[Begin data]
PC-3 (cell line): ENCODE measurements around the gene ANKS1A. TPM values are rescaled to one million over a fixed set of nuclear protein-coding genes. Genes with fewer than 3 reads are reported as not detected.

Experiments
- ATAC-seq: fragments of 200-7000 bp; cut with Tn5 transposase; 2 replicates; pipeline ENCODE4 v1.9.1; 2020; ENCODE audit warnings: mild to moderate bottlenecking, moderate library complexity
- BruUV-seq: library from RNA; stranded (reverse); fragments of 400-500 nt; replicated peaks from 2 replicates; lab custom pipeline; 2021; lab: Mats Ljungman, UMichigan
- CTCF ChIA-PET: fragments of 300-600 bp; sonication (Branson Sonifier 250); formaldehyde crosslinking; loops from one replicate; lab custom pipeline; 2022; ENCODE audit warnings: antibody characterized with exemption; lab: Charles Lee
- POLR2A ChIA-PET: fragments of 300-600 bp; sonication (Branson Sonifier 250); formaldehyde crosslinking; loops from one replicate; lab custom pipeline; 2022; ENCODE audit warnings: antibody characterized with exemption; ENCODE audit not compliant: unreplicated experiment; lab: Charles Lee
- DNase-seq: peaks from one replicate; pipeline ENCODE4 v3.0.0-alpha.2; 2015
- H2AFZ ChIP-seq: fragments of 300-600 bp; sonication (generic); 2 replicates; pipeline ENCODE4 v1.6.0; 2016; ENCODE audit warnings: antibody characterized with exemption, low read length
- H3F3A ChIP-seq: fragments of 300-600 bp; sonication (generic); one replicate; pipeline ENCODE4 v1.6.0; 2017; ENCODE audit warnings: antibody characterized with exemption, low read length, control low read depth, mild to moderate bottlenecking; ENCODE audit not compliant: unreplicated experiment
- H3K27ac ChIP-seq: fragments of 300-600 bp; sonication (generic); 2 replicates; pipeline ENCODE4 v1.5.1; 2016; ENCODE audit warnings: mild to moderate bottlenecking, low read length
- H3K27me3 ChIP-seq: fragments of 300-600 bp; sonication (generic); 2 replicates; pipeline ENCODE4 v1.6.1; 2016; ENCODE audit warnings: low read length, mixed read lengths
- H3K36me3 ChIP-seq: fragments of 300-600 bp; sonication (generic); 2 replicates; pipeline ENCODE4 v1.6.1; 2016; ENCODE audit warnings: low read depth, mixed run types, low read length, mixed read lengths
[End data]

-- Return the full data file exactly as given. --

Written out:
PC-3 (cell line): ENCODE measurements around the gene ANKS1A. TPM values are rescaled to one million over a fixed set of nuclear protein-coding genes. Genes with fewer than 3 reads are reported as not detected.

Experiments
- ATAC-seq: fragments of 200-7000 bp; cut with Tn5 transposase; 2 replicates; pipeline ENCODE4 v1.9.1; 2020; ENCODE audit warnings: mild to moderate bottlenecking, moderate library complexity
- BruUV-seq: library from RNA; stranded (reverse); fragments of 400-500 nt; replicated peaks from 2 replicates; lab custom pipeline; 2021; lab: Mats Ljungman, UMichigan
- CTCF ChIA-PET: fragments of 300-600 bp; sonication (Branson Sonifier 250); formaldehyde crosslinking; loops from one replicate; lab custom pipeline; 2022; ENCODE audit warnings: antibody characterized with exemption; lab: Charles Lee
- POLR2A ChIA-PET: fragments of 300-600 bp; sonication (Branson Sonifier 250); formaldehyde crosslinking; loops from one replicate; lab custom pipeline; 2022; ENCODE audit warnings: antibody characterized with exemption; ENCODE audit not compliant: unreplicated experiment; lab: Charles Lee
- DNase-seq: peaks from one replicate; pipeline ENCODE4 v3.0.0-alpha.2; 2015
- H2AFZ ChIP-seq: fragments of 300-600 bp; sonication (generic); 2 replicates; pipeline ENCODE4 v1.6.0; 2016; ENCODE audit warnings: antibody characterized with exemption, low read length
- H3F3A ChIP-seq: fragments of 300-600 bp; sonication (generic); one replicate; pipeline ENCODE4 v1.6.0; 2017; ENCODE audit warnings: antibody characterized with exemption, low read length, control low read depth, mild to moderate bottlenecking; ENCODE audit not compliant: unreplicated experiment
- H3K27ac ChIP-seq: fragments of 300-600 bp; sonication (generic); 2 replicates; pipeline ENCODE4 v1.5.1; 2016; ENCODE audit warnings: mild to moderate bottlenecking, low read length
- H3K27me3 ChIP-seq: fragments of 300-600 bp; sonication (generic); 2 replicates; pipeline ENCODE4 v1.6.1; 2016; ENCODE audit warnings: low read length, mixed read lengths
- H3K36me3 ChIP-seq: fragments of 300-600 bp; sonication (generic); 2 replicates; pipeline ENCODE4 v1.6.1; 2016; ENCODE audit warnings: low read depth, mixed run types, low read length, mixed read lengths